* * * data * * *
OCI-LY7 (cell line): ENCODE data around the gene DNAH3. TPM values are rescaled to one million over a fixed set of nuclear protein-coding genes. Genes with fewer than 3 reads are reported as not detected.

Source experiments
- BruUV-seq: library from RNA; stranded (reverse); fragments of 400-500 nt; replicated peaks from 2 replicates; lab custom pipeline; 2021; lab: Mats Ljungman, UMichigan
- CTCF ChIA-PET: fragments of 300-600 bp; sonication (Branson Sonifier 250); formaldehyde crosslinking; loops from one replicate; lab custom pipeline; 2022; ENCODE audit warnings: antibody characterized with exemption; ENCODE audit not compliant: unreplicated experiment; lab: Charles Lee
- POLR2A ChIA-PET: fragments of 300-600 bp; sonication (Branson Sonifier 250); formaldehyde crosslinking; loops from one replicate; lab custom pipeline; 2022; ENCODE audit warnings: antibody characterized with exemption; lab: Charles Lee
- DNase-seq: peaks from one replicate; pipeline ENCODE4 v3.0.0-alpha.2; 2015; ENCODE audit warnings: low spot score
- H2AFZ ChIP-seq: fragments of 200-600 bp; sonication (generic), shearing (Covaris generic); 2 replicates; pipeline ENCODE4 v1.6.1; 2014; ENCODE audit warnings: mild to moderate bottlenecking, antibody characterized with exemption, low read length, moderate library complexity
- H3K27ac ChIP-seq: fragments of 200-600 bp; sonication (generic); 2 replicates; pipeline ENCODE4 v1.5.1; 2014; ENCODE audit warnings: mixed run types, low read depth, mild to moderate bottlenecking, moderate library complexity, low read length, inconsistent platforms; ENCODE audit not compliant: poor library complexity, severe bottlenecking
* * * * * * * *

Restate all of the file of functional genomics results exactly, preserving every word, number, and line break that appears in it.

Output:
OCI-LY7 (cell line): ENCODE data around the gene DNAH3. TPM values are rescaled to one million over a fixed set of nuclear protein-coding genes. Genes with fewer than 3 reads are reported as not detected.

Source experiments
- BruUV-seq: library from RNA; stranded (reverse); fragments of 400-500 nt; replicated peaks from 2 replicates; lab custom pipeline; 2021; lab: Mats Ljungman, UMichigan
- CTCF ChIA-PET: fragments of 300-600 bp; sonication (Branson Sonifier 250); formaldehyde crosslinking; loops from one replicate; lab custom pipeline; 2022; ENCODE audit warnings: antibody characterized with exemption; ENCODE audit not compliant: unreplicated experiment; lab: Charles Lee
- POLR2A ChIA-PET: fragments of 300-600 bp; sonication (Branson Sonifier 250); formaldehyde crosslinking; loops from one replicate; lab custom pipeline; 2022; ENCODE audit warnings: antibody characterized with exemption; lab: Charles Lee
- DNase-seq: peaks from one replicate; pipeline ENCODE4 v3.0.0-alpha.2; 2015; ENCODE audit warnings: low spot score
- H2AFZ ChIP-seq: fragments of 200-600 bp; sonication (generic), shearing (Covaris generic); 2 replicates; pipeline ENCODE4 v1.6.1; 2014; ENCODE audit warnings: mild to moderate bottlenecking, antibody characterized with exemption, low read length, moderate library complexity
- H3K27ac ChIP-seq: fragments of 200-600 bp; sonication (generic); 2 replicates; pipeline ENCODE4 v1.5.1; 2014; ENCODE audit warnings: mixed run types, low read depth, mild to moderate bottlenecking, moderate library complexity, low read length, inconsistent platforms; ENCODE audit not compliant: poor library complexity, severe bottlenecking